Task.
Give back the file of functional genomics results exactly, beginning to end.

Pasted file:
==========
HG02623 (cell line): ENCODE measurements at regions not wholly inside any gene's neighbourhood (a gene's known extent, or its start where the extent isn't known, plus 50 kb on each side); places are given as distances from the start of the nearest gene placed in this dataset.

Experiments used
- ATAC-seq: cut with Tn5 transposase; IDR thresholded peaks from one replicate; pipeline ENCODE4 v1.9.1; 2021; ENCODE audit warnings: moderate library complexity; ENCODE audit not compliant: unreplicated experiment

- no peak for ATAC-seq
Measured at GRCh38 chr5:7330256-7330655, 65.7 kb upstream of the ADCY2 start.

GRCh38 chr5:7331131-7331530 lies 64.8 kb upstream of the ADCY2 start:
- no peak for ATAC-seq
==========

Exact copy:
HG02623 (cell line): ENCODE measurements at regions not wholly inside any gene's neighbourhood (a gene's known extent, or its start where the extent isn't known, plus 50 kb on each side); places are given as distances from the start of the nearest gene placed in this dataset.

Experiments used
- ATAC-seq: cut with Tn5 transposase; IDR thresholded peaks from one replicate; pipeline ENCODE4 v1.9.1; 2021; ENCODE audit warnings: moderate library complexity; ENCODE audit not compliant: unreplicated experiment

- no peak for ATAC-seq
Measured at GRCh38 chr5:7330256-7330655, 65.7 kb upstream of the ADCY2 start.

GRCh38 chr5:7331131-7331530 lies 64.8 kb upstream of the ADCY2 start:
- no peak for ATAC-seq